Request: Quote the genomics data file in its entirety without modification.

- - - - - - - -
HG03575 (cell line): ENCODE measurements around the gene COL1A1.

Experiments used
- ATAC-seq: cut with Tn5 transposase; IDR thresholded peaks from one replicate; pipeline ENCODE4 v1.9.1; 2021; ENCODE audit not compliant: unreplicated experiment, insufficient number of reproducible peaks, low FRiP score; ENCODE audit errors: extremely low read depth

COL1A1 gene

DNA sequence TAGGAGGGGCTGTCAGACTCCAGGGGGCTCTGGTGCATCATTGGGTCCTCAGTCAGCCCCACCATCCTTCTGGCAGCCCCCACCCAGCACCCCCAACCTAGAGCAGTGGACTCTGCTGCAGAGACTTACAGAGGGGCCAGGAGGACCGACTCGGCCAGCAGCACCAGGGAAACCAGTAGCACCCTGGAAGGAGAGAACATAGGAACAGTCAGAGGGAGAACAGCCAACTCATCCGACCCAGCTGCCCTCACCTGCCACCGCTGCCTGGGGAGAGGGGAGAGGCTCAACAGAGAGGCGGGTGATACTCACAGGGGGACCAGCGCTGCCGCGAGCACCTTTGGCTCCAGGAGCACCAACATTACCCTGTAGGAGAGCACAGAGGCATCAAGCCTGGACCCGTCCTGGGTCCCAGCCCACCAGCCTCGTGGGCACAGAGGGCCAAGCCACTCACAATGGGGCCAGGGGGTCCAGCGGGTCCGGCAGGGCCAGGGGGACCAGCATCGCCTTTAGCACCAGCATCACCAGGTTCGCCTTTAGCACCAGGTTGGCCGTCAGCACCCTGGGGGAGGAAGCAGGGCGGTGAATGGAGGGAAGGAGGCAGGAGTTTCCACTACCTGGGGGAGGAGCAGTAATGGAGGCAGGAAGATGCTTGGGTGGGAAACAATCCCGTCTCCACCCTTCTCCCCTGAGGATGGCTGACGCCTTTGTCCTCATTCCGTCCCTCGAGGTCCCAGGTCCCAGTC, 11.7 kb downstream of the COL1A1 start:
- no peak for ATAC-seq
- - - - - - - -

HG03575 (cell line): ENCODE measurements around the gene COL1A1.

Experiments used
- ATAC-seq: cut with Tn5 transposase; IDR thresholded peaks from one replicate; pipeline ENCODE4 v1.9.1; 2021; ENCODE audit not compliant: unreplicated experiment, insufficient number of reproducible peaks, low FRiP score; ENCODE audit errors: extremely low read depth

COL1A1 gene

DNA sequence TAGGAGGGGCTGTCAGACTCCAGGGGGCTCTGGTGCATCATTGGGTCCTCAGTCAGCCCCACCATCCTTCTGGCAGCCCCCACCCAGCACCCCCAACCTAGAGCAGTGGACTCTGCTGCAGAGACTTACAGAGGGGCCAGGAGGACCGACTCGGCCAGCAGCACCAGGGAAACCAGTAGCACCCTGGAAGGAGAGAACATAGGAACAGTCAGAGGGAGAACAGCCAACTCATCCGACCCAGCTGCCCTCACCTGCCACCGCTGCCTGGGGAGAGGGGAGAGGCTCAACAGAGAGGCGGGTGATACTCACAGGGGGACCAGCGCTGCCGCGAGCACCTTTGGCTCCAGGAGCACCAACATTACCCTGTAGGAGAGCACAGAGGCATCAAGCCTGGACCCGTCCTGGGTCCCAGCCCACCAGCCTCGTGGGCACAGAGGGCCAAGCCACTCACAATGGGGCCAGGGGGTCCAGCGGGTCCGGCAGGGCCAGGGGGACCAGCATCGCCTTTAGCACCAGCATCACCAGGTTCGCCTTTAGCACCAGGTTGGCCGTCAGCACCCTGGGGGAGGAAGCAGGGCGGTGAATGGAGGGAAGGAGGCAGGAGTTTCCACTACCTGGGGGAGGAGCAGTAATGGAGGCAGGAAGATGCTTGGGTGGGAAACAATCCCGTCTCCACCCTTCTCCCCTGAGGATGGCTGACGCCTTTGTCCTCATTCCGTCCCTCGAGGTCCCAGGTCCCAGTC, 11.7 kb downstream of the COL1A1 start:
- no peak for ATAC-seq